Warner Bros Discovery Stumbles In Q3, Falling Short Of Wall Street Targets Due To Ad Slowdown, Pay-TV Losses And Restructuring Charges – Deadline

Warner Bros Discovery stumbled in the third quarter, falling short of Wall Street expectations due to a slowdown in advertising and merger-related restructuring charges.

Total revenue came in at $9.823 million and net losses totaled $2.8 billion, including $1.9 billion of pre-tax amortization from acquisition-related intangible assets and $1.5 billion in restructuring charges.

The company reported 94.9 million direct-to-consumer subscribers, across HBO and the Discovery+ and HBO Max streaming services.

Analysts’ consensus estimates called for revenue of $10.36 billion and a net loss per share of 21 cents.

Because the merger of WarnerMedia and Discovery closed last April, comparisons with the prior-year quarter were reported on a pro-forma basis. Like many peers in a media sector battered by foreign exchange turbulence and a host of macroeconomic challenges, WBD came into today’s earnings report with low expectations on Wall Street. The company is in the midst of a major restructuring, and while eventually at least $3 billion in cost savings will be realized, in the shorter term there will be charges taken due to that reworking. The company also is working to reduce its heavy debt load of more than $47 billion and also coping with pay-TV losses due to cord-cutting and widespread uncertainty in advertising.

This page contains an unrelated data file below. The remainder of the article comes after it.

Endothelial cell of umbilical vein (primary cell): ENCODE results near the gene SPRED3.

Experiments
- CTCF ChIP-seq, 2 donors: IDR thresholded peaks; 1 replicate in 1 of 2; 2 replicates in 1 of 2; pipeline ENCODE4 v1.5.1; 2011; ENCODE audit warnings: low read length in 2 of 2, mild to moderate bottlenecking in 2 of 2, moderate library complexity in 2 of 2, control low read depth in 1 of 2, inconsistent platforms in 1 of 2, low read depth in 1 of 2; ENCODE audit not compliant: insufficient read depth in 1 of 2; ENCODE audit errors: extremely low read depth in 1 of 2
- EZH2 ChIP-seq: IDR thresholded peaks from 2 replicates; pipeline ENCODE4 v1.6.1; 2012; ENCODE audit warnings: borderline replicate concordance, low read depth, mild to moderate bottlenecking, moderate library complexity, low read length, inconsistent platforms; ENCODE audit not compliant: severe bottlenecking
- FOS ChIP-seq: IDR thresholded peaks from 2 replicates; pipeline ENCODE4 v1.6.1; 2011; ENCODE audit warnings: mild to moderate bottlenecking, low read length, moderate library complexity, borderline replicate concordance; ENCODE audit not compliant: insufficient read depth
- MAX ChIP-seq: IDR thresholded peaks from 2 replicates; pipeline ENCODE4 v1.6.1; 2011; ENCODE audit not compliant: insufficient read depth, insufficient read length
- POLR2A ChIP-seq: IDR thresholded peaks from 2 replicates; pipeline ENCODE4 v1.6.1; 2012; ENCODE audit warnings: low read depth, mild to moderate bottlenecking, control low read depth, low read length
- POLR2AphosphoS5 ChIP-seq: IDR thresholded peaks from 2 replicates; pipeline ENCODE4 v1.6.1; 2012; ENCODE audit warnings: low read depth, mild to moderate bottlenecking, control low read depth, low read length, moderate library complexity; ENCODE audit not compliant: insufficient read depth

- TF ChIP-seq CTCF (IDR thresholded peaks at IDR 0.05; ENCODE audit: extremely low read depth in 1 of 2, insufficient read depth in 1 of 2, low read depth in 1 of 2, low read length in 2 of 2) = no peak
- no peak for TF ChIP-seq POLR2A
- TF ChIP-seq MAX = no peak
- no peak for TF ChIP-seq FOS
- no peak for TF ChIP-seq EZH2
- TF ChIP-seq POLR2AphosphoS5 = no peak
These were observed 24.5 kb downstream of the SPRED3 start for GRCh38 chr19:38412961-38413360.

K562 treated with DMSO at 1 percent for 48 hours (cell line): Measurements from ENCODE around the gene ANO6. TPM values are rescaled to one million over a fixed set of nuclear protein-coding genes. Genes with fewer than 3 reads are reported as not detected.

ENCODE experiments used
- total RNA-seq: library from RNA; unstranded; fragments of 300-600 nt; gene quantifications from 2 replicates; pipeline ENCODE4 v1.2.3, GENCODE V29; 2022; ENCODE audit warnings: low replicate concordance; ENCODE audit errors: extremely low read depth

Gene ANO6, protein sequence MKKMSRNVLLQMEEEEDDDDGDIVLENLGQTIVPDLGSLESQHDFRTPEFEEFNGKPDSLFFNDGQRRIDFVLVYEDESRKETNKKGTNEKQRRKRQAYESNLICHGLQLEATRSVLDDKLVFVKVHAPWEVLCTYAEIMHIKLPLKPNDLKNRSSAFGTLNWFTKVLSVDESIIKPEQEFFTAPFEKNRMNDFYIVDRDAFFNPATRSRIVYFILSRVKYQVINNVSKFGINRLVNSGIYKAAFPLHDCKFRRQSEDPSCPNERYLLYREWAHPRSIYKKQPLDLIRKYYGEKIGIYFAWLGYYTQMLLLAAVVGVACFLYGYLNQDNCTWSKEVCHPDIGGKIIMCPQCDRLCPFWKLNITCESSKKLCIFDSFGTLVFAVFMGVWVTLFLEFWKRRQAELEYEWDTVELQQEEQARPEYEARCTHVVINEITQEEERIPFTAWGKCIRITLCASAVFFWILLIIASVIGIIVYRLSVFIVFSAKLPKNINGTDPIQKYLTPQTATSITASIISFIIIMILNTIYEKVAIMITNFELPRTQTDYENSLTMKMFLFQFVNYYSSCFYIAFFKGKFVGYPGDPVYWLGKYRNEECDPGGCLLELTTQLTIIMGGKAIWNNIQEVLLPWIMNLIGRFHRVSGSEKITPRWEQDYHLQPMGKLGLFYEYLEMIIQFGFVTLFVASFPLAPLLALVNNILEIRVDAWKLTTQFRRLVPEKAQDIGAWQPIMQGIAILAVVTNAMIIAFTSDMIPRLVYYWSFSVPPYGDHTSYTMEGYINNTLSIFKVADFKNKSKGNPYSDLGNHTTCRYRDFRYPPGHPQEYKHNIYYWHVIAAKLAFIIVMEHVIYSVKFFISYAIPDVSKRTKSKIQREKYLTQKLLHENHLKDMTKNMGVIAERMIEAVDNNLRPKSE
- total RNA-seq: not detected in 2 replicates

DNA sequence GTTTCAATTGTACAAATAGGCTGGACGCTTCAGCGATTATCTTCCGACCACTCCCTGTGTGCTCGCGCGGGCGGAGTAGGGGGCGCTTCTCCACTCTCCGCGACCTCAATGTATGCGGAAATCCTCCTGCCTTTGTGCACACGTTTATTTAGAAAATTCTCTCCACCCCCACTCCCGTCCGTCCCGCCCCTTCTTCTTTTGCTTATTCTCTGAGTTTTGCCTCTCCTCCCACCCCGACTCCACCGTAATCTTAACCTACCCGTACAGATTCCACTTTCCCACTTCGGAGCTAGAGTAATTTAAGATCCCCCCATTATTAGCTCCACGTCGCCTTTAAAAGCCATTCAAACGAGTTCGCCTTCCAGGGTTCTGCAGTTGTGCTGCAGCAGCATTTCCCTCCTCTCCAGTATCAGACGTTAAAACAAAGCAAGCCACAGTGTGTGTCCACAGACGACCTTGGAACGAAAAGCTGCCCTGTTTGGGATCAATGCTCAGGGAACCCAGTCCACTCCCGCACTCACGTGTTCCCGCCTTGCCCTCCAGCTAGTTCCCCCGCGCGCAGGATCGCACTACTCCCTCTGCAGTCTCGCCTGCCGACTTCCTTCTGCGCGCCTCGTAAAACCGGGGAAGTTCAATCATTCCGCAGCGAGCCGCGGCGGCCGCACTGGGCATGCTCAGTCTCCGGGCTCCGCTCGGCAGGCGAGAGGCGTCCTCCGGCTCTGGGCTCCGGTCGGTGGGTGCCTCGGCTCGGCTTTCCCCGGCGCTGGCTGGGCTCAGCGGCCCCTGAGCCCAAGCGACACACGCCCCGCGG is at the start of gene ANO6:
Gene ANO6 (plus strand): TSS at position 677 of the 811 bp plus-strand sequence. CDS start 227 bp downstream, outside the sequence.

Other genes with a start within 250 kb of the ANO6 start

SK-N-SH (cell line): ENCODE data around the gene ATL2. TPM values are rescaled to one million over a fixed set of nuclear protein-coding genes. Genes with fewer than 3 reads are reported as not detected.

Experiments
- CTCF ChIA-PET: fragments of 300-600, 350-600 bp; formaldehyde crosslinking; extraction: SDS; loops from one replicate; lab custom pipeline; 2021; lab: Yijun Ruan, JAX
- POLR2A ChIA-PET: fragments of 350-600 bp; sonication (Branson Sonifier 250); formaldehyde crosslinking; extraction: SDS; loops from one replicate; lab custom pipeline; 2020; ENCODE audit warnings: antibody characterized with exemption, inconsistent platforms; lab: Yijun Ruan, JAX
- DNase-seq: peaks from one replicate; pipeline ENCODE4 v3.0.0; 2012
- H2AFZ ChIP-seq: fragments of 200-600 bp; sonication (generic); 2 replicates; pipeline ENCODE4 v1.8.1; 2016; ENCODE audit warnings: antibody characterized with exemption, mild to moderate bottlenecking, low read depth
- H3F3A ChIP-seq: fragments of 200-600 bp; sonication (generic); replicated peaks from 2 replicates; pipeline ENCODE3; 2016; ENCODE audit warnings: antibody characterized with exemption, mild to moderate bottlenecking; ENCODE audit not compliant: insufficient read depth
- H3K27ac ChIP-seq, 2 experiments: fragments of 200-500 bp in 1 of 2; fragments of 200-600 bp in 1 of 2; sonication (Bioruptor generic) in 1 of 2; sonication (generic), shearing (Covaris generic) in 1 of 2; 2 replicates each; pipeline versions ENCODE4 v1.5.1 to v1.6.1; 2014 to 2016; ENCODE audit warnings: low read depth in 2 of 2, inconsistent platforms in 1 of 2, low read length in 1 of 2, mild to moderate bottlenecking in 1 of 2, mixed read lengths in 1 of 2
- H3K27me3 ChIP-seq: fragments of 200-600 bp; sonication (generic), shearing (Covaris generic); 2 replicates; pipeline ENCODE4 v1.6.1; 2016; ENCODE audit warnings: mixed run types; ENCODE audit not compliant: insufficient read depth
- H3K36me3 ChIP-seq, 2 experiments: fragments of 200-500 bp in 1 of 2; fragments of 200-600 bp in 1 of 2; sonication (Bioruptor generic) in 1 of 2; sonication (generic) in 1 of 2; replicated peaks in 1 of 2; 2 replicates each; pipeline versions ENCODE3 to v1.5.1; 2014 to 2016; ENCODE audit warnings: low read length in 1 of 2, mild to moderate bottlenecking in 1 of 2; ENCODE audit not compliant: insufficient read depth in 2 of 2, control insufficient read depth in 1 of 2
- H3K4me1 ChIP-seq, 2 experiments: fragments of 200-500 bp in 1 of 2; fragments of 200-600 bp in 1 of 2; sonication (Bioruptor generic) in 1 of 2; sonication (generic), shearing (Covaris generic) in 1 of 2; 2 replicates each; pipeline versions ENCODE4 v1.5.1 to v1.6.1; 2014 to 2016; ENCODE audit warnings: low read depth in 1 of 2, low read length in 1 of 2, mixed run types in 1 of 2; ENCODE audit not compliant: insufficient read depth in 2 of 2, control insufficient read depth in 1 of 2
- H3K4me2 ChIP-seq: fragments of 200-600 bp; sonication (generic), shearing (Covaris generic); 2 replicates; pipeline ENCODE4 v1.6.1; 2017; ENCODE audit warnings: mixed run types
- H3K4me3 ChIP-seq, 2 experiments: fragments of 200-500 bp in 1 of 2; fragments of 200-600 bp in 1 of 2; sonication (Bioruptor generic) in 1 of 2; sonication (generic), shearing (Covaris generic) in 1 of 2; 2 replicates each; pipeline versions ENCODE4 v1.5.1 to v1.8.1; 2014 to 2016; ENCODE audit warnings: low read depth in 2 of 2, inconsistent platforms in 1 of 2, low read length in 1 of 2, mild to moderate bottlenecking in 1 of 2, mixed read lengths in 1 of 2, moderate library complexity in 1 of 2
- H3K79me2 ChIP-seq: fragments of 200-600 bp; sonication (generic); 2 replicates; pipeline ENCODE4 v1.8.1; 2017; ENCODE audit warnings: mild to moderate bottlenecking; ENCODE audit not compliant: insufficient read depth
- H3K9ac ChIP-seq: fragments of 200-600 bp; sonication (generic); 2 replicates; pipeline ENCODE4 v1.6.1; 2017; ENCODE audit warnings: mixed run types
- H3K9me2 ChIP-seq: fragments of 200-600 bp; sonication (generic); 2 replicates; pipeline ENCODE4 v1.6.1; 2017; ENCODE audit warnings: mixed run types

Shares in WBD had a volatile day, falling as low as $11.64 this morning before recovering a bit but still closing down 6%, at $11.90, on above-average trading volume. The stock has slumped badly since the merger of WarnerMedia and Discovery closed last April, falling almost 50%. Bears assert that the combined company is overburdened with declining assets like cable TV networks and the flagship movie studio. Bulls, on the other hand, see a storehouse of potent IP with a promising streaming outlet in HBO Max, with bonus points for a cost-conscious management team with a new strategic plan for DC as it looks to narrow the gap with Marvel.

In addition to the financial complications, both in the industry and in the broader economy, the supply of new content was uneven in the quarter. While the quarter saw the hugely successful premiere of HBO’s Game of Thrones prequel House of the Dragon, the July-to-September frame was notably sleepy for Warner Bros Pictures. The only release over the summer was animated family title DC League of Super Pets, which has done a solid $200 million-plus in global box office but isn’t the same kind of mega-tentpole as The Batman or Black Adam, other 2022 releases put out at other times this year.

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